Schools, Sheriff’s Office partner to prevent cyber bullying

For a new program called SafetyNet

With October being National Bullying Prevention Month, St. Charles Parish Public Schools is highlighting its ongoing efforts to manage bullying.

The system has partnered with the St. Charles Parish Sheriff’s Office for a new program called SafetyNet.

Superintendent Felecia Gomez-Walker said the program extends the system’s efforts to cyber bullying, social networking and online predators.

Deputies Clint Patterson and Steve Fontenot are heading this new effort in the parish.

The deputies hold presentations outlining safety measures that parents can take to protect their children in social networking, as well as identifying cyberbullying and getting more information about online predators.

“There are areas that need to be addressed,” Gomez-Walker said. “We aggressively deal with them. Sometimes it shows in social media there is bullying and we actively address it.

But we prefer the students report it to an adult who is knowledgeable about what to do.”

But, she also emphasized that overall efforts to manage bullying span years in the system.

“We’ve worked on this for years and have taken a very aggressive approach to bullying,” Gomez-Walker said. “All schools have plans to addressing bullying.”

Jerry Smith, executive director of student services, said the foundation of this initiative is called the Olweus Bully Prevention Program, which was developed by Dr. Dan Olweus, a psychology professor from Norway. It is considered the foremost program of its kind in the world, and based on Olweus’ work after three Norwegian teenagers committed suicide in response to bullying by their peers.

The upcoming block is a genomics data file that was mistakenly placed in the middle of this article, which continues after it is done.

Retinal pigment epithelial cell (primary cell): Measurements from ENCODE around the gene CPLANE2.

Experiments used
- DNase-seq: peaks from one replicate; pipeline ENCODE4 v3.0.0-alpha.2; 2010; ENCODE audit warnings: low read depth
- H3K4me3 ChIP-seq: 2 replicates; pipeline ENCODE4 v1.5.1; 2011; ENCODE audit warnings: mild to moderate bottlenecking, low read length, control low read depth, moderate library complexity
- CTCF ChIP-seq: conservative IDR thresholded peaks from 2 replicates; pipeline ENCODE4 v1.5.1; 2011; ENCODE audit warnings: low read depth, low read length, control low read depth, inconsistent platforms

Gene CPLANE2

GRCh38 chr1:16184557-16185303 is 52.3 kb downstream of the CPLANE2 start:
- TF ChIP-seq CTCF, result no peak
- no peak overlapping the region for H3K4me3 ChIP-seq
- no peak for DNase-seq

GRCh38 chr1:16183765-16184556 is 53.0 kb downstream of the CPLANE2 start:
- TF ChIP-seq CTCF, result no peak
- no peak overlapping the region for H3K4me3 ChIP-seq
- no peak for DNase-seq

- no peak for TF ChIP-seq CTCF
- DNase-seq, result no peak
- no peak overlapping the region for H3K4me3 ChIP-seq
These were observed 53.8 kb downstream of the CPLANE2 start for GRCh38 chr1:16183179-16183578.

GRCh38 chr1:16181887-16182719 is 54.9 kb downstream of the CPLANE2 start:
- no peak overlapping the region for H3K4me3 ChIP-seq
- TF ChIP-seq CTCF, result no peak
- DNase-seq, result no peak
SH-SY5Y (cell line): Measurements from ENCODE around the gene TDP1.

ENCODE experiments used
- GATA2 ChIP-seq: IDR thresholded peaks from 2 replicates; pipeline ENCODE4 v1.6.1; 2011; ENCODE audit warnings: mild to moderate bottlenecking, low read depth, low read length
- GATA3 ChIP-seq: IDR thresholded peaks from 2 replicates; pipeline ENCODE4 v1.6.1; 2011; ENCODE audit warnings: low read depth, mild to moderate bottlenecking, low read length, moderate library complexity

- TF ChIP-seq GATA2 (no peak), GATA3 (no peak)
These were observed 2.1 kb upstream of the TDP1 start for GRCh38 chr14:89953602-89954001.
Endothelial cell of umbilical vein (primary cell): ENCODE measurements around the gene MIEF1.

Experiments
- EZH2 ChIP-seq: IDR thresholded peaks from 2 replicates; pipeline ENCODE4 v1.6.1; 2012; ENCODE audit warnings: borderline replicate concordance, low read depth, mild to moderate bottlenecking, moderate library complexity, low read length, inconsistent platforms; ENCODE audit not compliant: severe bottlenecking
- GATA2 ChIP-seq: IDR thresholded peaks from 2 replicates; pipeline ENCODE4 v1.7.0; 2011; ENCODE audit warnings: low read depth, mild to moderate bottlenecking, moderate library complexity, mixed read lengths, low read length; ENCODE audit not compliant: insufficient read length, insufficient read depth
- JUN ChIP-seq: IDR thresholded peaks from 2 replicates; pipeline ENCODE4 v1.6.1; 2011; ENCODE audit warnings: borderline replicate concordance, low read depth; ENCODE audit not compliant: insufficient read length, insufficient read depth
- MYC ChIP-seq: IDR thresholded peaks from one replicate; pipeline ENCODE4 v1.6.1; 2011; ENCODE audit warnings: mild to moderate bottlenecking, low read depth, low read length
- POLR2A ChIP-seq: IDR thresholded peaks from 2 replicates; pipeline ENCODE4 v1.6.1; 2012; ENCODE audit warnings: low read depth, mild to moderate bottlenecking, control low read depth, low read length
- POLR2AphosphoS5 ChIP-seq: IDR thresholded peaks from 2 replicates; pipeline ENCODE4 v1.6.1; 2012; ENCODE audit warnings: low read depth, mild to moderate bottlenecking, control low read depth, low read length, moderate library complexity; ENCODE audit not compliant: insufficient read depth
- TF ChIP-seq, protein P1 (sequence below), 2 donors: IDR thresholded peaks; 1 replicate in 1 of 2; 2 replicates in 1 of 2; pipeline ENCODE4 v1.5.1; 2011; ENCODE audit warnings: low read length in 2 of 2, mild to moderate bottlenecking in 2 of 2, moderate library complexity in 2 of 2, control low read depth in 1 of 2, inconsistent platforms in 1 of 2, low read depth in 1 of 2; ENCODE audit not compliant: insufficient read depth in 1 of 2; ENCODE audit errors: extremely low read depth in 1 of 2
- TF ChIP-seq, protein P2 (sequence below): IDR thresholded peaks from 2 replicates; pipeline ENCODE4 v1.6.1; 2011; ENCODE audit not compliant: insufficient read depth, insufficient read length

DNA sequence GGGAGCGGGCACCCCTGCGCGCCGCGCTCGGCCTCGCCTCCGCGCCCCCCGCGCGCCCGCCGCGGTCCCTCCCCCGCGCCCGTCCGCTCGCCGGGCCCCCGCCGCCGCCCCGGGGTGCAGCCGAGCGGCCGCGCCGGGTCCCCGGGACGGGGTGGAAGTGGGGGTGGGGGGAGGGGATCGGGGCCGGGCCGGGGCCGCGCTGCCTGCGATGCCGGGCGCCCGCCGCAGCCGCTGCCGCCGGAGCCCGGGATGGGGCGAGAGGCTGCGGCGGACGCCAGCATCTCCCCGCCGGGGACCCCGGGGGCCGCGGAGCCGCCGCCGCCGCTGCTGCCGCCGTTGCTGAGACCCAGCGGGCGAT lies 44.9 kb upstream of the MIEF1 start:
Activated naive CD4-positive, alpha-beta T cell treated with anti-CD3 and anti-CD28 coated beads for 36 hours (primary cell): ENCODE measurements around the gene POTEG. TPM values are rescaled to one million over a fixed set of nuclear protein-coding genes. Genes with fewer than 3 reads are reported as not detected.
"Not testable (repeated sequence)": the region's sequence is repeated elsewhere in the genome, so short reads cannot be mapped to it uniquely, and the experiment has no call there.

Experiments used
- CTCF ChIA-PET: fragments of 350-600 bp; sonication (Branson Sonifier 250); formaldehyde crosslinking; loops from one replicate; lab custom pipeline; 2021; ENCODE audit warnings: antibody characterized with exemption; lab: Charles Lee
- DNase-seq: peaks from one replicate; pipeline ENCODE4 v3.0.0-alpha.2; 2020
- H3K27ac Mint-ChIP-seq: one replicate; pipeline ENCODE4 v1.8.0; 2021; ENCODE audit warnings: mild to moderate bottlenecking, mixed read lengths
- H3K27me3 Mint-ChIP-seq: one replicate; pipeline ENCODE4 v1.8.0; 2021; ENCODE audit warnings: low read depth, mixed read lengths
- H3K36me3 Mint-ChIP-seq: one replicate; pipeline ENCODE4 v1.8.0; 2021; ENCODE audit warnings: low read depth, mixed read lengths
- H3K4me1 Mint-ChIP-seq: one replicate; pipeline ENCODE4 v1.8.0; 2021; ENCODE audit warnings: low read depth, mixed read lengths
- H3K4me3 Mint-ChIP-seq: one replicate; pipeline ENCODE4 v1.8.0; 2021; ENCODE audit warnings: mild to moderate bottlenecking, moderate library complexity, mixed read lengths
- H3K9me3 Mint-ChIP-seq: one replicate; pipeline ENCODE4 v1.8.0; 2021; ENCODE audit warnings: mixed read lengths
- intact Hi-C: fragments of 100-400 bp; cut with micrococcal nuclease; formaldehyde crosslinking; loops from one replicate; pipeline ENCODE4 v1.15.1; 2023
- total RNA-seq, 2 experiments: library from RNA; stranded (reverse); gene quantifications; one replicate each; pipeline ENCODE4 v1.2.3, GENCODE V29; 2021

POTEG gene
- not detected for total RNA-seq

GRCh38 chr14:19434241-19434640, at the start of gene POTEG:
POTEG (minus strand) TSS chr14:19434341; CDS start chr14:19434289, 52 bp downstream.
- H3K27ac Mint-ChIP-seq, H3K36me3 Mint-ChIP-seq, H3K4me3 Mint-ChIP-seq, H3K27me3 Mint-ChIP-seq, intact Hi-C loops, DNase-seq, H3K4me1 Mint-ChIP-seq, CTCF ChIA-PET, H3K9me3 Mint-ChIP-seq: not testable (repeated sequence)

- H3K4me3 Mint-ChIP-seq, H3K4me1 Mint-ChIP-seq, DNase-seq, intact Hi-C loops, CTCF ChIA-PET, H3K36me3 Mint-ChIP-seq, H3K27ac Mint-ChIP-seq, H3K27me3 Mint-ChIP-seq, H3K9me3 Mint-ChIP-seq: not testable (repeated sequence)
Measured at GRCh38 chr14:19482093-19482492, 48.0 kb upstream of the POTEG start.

Introduced in a parish school in 2008, Smith said it is now in six schools.

The program is comprehensive by generating buy-in with school administrators, as well as parents and students, she said.

Kade Rogers, the system’s administrator of Safety, Security and Emergency Preparedness, said student surveys are done to identify potential bullies, as well as students who may be being bullied. The surveys further help identify where students feel safe or unsafe.

An outside auditor assesses them and outlines areas that need to be addressed, Rogers said.

All system employees who work with children are trained in bully prevention, he said.

Assistant Superintendent Tresa Webre added the system’s elementary schools also have “Positive Classroom” and “Developmental Designs,” which help students further understand their role in the community and how to respect each other.

What the students learn in these programs, they take with them to the upper grades, she said.

According to Gomez-Walker, their findings indicate these initiatives are working overall.

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